Doran, Father John

1939, June 23

Date of Birth: 1872, May 22

No Memorial Card is Available

November 15, 1939

Fathers and Dear Confreres:

Among the members of our dear American province there are still many who came to France to make their Solitude at Issy. From time to time some were sent to France to finish, at the Seminary of St. Sulpice, their priestly formation. Father Doran was one of that number. God called him to Himself last June 23rd at a time when he might still have been able to serve the Church for many years and to continue at San Francisco the pastoral ministry with which he crowned his life.

John Joseph Doran was born on May 22, 1872, at Sacramento, California. His parents, Joseph and Jeanne Doran, were fine Catholics who wanted to give a truly Christian upbringing to their son and who carefully looked out for his earliest education. The boy made his first studies at Berkeley, near Oakland and San Francisco.

At that time there was no minor seminary in California. John Doran, who wanted to be a priest, had to go clear across the American continent to enter, on May 22, 1890, the minor seminary of St. Charles at Ellicott City, Maryland, in the Diocese of Baltimore. It was there that he first knew the Sulpicians, and no doubt his Sulpician vocation dates from that period.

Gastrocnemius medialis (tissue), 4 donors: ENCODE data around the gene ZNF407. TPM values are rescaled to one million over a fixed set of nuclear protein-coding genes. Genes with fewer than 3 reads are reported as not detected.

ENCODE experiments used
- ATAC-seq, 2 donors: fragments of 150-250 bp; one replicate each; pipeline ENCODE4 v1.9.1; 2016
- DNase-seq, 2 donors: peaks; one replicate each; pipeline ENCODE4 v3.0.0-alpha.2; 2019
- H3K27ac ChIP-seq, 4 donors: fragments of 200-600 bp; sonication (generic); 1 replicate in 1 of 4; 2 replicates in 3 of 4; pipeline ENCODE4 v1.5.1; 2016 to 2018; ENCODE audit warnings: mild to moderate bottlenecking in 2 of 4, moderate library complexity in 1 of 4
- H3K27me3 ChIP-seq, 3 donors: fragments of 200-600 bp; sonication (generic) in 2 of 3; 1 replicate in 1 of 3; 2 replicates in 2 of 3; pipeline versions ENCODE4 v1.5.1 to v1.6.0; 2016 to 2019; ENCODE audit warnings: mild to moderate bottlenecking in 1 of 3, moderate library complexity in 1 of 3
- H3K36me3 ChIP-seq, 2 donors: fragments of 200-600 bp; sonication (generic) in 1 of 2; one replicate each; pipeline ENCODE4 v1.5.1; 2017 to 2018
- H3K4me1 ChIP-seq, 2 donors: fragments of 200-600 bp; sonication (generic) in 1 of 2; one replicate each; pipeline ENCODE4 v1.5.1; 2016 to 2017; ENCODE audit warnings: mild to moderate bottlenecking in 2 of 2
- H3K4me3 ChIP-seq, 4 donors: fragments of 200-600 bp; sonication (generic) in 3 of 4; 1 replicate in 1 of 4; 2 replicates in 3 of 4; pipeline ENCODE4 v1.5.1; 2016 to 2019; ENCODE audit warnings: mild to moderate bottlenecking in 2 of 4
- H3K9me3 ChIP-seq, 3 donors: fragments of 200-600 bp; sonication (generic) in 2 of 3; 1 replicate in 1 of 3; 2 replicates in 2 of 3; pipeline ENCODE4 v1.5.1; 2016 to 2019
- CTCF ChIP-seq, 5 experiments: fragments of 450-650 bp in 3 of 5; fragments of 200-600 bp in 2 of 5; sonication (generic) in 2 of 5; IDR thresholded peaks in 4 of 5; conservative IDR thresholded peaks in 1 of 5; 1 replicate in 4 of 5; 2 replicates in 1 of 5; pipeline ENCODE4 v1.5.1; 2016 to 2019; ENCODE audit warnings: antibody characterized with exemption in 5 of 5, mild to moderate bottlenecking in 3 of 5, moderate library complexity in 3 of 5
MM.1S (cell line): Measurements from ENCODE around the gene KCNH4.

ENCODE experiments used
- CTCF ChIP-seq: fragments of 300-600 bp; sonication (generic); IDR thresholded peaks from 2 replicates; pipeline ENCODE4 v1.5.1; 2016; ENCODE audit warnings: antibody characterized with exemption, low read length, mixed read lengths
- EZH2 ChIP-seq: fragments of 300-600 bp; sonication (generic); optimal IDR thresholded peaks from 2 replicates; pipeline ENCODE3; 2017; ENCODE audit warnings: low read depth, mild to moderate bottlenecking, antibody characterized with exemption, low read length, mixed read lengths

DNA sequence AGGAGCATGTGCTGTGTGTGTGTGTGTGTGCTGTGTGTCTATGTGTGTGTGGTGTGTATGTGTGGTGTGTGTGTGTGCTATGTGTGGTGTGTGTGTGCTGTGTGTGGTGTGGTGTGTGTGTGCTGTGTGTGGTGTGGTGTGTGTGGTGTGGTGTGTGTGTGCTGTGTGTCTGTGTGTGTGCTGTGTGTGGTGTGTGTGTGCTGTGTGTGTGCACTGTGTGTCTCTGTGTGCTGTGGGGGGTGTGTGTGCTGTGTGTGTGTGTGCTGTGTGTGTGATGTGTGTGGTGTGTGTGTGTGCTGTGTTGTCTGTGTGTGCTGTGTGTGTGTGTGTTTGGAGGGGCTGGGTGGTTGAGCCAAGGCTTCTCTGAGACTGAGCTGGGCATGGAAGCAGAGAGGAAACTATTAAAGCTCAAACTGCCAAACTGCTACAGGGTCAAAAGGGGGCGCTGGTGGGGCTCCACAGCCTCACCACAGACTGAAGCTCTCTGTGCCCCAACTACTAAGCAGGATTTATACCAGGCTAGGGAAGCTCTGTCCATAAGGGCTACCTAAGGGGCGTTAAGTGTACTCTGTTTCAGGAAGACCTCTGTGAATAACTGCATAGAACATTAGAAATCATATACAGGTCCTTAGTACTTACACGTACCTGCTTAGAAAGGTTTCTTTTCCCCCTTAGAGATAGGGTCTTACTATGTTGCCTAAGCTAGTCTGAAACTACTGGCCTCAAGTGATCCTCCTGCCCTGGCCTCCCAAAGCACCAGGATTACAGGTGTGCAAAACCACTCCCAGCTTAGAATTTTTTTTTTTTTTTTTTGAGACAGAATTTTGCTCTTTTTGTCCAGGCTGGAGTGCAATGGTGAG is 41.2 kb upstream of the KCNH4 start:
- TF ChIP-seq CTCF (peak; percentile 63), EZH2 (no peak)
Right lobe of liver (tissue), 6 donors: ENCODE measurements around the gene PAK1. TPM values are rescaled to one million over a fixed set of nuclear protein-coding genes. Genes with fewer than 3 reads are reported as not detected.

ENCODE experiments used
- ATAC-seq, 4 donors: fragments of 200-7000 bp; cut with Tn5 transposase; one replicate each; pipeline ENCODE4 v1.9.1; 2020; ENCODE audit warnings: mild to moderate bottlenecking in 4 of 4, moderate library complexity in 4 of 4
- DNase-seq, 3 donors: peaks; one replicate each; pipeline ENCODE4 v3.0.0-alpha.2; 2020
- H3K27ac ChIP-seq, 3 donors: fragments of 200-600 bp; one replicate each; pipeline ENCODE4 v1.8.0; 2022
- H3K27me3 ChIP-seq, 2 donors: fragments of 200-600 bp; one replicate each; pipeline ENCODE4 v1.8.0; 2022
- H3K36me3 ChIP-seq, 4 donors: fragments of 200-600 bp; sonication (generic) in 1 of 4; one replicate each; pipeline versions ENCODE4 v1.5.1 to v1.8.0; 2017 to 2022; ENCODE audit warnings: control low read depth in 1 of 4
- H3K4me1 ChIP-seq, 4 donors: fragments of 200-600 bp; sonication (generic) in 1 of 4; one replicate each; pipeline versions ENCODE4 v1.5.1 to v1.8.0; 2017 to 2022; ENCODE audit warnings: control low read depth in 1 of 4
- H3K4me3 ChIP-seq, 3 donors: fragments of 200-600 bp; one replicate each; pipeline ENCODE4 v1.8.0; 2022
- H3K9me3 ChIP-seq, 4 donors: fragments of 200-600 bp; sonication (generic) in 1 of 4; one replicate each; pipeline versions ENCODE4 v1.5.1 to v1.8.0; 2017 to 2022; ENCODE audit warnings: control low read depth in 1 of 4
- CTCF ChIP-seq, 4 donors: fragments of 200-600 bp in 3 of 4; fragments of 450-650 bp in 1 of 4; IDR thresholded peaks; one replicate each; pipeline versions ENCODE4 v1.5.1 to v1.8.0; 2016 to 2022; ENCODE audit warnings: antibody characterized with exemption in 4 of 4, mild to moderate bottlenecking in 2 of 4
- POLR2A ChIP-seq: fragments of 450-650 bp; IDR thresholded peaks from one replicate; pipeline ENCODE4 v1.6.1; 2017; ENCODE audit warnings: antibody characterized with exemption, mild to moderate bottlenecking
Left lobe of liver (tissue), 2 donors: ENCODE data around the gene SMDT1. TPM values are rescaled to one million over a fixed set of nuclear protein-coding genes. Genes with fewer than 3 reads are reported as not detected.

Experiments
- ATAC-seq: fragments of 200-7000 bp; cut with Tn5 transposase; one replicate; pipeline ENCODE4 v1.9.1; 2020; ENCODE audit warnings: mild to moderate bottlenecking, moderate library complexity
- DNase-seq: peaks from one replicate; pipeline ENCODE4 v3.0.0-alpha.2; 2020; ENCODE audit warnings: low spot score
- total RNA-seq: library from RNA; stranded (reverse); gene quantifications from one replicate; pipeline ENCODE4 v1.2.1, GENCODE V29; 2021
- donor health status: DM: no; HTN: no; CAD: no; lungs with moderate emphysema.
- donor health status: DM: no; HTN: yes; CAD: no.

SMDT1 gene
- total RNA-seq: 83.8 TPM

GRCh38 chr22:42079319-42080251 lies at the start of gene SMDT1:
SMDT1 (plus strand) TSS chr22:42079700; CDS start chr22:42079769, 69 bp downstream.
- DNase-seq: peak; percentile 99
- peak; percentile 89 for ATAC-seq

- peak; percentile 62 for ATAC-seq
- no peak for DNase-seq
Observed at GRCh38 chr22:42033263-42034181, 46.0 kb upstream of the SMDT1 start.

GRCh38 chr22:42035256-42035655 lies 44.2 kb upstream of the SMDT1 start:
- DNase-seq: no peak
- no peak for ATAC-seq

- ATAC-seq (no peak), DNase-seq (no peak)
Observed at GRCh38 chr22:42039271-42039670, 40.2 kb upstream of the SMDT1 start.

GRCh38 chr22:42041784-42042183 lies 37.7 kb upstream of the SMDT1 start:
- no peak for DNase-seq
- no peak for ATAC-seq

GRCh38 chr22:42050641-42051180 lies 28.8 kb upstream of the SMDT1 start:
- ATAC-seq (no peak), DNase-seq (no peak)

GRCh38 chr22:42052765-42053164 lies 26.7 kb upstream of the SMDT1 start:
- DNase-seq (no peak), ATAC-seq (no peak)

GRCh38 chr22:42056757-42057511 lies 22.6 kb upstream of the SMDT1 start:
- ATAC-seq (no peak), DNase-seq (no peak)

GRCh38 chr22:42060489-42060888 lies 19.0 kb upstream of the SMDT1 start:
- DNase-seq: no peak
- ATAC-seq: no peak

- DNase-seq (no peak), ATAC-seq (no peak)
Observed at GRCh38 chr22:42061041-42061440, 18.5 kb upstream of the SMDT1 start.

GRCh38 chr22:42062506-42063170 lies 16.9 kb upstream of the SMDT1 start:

In September, 1895, Father Doran was admitted to St. Mary’s Seminary in Baltimore, and began Philosophy.

When that was finished in 1897, he was sent to St. Sulpice, first to the seminary at Issy and then to the seminary of Paris. Father Doran won the esteem of all, and he made precious friendships. Father Garriguet, who was to become the Superior General of the Society, then Vice-Rector of the Paris seminary, had especially taken notice of father Doran in the large community he was running.

On April 14, 1900, Father Doran was ordained priest by His Excellency, Archbishop Riordan of San Francisco, who was passing through France. The school year, 1900-1901, was our confrere’s Solitude year. Once Solitude was over, Father Captier, Superior General, appointed him to St. Patrick’s Seminary at Menlo Park in the Diocese of San Francisco. St. Patrick’s, still in its early years, was recently entrusted to the Society of St. Sulpice. He stayed there, first as teacher, then as Superior, of the minor seminary section. In that capacity he succeeded Father Vuibert, who was the first Superior of the minor seminary when it, though located at Menlo Park, constituted a community distinct from the major seminary.